Here is the thing: Few know exactly what makes good writing.
Don’t get me wrong. There are plenty of little techniques you can use to bring clarity – and what have you.
But, like Ericson, I think that the approval of editors and other so-called gatekeepers is highly overrated too.
Want a story to point out how subjective it all is?
Sure. Here goes.
I once submitted an article I wrote to a large online publication.
(They are currently one of the top 15,000 websites in the world.)
Their director of content rejected my piece with a formal:
This piece is not a good fit for us. Thank you.
So do you know what I did? I submitted it elsewhere. Unfortunately, nobody else wanted it either.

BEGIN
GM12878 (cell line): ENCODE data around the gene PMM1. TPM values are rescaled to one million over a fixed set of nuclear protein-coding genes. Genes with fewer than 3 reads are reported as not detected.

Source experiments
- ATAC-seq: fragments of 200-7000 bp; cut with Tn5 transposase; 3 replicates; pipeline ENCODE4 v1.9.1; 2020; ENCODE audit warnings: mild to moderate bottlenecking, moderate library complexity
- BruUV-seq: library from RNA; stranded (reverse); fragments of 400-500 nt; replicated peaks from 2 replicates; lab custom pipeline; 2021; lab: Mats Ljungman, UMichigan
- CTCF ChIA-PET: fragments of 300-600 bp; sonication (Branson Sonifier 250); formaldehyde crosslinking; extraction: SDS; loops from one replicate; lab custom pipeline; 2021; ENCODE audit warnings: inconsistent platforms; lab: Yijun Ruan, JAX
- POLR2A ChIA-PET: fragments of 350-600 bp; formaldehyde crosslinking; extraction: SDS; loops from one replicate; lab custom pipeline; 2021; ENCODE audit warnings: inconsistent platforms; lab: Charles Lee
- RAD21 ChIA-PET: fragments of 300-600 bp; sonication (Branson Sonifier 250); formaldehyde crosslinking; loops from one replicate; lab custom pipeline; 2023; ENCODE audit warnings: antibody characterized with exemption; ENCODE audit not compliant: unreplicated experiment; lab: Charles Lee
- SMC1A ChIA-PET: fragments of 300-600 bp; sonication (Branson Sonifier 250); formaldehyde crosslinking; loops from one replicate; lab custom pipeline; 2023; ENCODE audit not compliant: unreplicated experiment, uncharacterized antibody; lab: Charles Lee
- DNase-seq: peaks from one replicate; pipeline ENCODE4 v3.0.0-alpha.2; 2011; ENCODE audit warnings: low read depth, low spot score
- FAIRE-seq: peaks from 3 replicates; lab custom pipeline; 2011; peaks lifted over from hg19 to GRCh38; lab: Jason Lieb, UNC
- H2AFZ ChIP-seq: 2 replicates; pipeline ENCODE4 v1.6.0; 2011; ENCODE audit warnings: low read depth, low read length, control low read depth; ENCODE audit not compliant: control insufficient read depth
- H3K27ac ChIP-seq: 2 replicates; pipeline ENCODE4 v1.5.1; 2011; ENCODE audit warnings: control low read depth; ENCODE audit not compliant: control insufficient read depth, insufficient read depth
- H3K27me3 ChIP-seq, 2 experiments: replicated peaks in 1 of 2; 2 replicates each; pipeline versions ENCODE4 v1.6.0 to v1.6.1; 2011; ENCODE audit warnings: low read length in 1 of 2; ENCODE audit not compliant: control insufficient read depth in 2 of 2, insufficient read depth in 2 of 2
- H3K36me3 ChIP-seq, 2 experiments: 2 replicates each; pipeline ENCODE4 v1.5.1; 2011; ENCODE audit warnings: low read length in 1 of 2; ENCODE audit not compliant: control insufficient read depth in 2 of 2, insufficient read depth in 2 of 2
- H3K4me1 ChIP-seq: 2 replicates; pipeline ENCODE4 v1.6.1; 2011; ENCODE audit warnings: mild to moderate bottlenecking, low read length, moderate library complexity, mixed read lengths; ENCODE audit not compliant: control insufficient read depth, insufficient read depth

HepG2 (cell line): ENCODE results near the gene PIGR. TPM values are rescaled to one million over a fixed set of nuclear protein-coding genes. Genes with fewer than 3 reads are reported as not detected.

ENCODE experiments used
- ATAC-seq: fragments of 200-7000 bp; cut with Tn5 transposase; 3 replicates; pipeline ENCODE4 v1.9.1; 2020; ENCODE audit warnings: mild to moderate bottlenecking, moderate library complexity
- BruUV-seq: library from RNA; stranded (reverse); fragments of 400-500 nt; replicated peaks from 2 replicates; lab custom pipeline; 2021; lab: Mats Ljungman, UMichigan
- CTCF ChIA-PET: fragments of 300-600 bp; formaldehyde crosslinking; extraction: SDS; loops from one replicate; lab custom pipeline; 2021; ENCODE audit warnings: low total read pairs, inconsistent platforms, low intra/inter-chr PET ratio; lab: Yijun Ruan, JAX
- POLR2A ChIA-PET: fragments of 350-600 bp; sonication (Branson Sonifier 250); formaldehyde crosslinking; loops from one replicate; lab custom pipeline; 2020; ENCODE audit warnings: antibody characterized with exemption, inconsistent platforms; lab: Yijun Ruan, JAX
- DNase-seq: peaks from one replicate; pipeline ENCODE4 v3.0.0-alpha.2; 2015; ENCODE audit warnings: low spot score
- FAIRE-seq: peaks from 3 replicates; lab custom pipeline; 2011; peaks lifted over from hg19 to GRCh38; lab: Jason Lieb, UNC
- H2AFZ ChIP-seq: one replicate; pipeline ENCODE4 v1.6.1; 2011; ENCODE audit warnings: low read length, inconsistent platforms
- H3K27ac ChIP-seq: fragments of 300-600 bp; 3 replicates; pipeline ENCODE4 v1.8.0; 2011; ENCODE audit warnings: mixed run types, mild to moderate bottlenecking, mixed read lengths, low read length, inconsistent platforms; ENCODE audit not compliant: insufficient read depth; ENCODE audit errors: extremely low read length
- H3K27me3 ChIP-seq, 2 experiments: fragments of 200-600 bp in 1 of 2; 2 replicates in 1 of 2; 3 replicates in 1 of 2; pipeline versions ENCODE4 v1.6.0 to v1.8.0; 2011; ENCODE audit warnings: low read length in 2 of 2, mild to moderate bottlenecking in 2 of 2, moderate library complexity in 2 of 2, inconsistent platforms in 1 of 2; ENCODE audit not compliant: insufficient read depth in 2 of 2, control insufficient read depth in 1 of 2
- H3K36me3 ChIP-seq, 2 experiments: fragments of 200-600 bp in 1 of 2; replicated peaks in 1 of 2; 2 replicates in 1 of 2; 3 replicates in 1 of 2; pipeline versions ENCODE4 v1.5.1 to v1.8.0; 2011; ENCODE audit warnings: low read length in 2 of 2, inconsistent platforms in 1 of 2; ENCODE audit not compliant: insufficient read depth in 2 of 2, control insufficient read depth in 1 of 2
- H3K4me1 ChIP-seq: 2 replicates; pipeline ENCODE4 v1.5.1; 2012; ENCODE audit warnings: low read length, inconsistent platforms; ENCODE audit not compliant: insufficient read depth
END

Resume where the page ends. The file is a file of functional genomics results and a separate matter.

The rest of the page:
So, six months later, I sent the (unchanged) article back to the original editor that had turned me down.
Fantastic piece! Will run it in the next week. Thanks!
I mean, at this point it’s almost cliche about how many times publishers turned down J.K. Rowling’s idea for Harry Potter (12 publishers passed).
Understand: Art is subjective.
The people who pay the printing bill define “good writing,” and they don’t even have to be right. All they need is enough money to pay the bills. It suddenly struck me that I didn’t need the approval of editors, critics, or book reviewers. I needed readers, and I thought I could go out and find them.
-John Erickson, Story Craft (Amazon)